Amber Rudd has resigned as secretary of state for work and pensions with immediate effect, with Thérèse Coffey named as her successor.
After being reappointed to the post in July, during Boris Johnson's post-election reshuffle, Rudd leaves the office after 296 days in office.
Coffey joins the Department for Work and Pensions after three years at the Department for Environment, Food & Rural Affairs, where she had been a junior minister for environment and rural opportunity.
Becoming the seventh work and pensions secretary since the 2015 general election, she has also been Conservative MP for Suffolk Costal since 2010, and has a 16,000-vote majority.
Rudd has also resigned the Conservative party whip, with plans to stand at the next election as an independent conservative candidate.
In a letter sent to the prime minister yesterday evening (7 September), Rudd cited both his approach to Brexit negotiations and the treatment of party rebels.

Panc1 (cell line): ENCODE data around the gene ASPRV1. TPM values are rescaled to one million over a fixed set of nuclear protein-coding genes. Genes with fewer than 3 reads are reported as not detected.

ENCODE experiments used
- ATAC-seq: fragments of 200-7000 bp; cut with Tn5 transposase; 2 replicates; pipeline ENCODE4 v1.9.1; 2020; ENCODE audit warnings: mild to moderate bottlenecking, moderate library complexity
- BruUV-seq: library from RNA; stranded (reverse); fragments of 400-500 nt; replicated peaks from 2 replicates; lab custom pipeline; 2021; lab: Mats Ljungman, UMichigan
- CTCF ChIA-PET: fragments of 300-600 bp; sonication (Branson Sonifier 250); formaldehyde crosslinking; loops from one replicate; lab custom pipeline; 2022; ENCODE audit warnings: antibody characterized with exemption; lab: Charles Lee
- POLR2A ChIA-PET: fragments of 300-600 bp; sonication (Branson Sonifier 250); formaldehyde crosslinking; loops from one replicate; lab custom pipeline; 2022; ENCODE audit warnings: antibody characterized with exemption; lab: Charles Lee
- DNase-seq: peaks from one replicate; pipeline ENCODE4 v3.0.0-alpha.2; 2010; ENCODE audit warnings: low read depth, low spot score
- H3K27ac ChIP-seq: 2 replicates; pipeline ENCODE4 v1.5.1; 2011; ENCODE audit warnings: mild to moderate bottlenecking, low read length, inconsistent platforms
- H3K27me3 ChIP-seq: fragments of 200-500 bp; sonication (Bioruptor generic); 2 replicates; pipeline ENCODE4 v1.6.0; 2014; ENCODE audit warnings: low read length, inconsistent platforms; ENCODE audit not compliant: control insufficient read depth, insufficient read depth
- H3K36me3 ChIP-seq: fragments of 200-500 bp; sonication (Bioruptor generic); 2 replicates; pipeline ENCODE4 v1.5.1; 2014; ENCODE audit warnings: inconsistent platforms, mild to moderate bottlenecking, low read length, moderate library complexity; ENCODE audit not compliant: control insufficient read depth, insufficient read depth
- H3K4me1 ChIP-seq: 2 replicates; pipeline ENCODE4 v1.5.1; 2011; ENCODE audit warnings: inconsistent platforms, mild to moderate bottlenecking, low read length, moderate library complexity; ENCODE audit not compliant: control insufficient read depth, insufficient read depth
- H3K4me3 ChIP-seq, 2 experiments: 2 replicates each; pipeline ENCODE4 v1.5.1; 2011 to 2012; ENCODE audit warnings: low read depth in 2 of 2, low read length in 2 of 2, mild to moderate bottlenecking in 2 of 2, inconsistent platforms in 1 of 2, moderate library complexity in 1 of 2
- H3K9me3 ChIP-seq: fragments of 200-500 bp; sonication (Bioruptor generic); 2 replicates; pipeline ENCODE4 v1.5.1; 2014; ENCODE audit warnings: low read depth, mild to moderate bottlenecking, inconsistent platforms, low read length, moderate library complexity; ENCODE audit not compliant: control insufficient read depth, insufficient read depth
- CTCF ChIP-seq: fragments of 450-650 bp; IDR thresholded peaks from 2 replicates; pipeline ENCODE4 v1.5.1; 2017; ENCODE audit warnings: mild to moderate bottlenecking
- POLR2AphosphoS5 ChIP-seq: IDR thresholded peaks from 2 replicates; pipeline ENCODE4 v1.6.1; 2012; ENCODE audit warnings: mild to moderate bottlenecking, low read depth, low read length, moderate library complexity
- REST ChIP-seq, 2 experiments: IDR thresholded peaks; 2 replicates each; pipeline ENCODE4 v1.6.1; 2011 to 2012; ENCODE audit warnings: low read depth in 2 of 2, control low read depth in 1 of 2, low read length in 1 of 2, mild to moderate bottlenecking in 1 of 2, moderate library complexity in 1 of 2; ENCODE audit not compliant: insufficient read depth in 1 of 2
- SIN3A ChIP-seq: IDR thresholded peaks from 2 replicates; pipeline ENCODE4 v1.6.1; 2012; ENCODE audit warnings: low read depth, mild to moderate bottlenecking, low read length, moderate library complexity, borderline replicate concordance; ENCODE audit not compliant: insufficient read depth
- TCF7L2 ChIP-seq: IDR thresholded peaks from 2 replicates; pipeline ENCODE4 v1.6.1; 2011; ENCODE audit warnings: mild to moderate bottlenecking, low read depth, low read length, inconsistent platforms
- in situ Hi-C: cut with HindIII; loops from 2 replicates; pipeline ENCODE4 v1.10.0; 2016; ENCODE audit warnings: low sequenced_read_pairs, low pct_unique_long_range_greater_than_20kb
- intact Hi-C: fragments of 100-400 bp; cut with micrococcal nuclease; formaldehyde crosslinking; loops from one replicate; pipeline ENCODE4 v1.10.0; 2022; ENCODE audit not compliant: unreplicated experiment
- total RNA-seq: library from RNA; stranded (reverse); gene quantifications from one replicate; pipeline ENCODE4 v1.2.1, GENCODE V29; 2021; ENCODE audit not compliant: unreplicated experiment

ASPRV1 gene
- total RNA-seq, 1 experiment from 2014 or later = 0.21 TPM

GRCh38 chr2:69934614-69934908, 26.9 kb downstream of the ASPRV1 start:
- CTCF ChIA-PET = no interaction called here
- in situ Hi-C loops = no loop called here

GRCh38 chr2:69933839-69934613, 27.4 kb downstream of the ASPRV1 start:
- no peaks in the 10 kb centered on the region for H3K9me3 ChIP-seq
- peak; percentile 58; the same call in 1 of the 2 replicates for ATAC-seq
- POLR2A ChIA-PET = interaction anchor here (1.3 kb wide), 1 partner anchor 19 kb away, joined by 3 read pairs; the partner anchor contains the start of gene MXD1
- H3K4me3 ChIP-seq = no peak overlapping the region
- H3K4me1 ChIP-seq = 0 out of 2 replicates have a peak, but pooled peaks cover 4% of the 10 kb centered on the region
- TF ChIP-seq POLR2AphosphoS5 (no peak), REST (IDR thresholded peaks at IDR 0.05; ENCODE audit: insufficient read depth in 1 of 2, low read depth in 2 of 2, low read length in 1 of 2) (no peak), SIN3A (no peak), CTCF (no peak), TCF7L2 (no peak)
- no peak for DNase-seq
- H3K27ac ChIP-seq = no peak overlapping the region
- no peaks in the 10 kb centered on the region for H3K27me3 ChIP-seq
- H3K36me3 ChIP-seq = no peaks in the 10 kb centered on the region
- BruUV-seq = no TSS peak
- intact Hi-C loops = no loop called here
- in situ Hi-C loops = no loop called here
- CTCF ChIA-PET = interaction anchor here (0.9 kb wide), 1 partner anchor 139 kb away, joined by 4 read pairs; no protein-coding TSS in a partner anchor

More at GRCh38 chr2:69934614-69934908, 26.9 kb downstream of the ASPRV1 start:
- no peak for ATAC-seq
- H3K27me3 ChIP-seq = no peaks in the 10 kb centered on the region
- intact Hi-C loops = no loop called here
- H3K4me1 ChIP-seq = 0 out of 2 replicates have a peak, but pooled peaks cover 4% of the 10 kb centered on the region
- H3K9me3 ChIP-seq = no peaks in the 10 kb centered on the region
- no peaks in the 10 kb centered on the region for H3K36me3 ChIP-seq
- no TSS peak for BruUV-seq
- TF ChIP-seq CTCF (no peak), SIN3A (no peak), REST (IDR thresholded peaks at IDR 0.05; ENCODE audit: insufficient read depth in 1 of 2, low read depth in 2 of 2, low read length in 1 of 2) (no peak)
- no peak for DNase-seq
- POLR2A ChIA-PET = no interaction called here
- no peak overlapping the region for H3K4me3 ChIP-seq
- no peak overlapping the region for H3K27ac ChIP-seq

She said: "I no longer believe leaving with a deal is the government's main objective. The government is expending a lot of energy to prepare for 'no deal' but I have not seen the same level of intensity go into our talks with the European Union..."
She also said she had to address the "assault on decency and democracy that took place last week when you sacked 21 talent, loyal one nation Conservatives".
"This short-sighted culling of my colleagues has stripped the party of broad-minded and dedicated Conservative MPs," she went on. "I cannot support this act of political vandalism."
I have resigned from Cabinet and surrendered the Conservative Whip.— Amber Rudd MP (@AmberRuddHR) September 7, 2019
I cannot stand by as good, loyal moderate Conservatives are expelled.
I have spoken to the PM and my Association Chairman to explain.
I remain committed to the One Nation values that drew me into politics. pic.twitter.com/kYmZHbLMES
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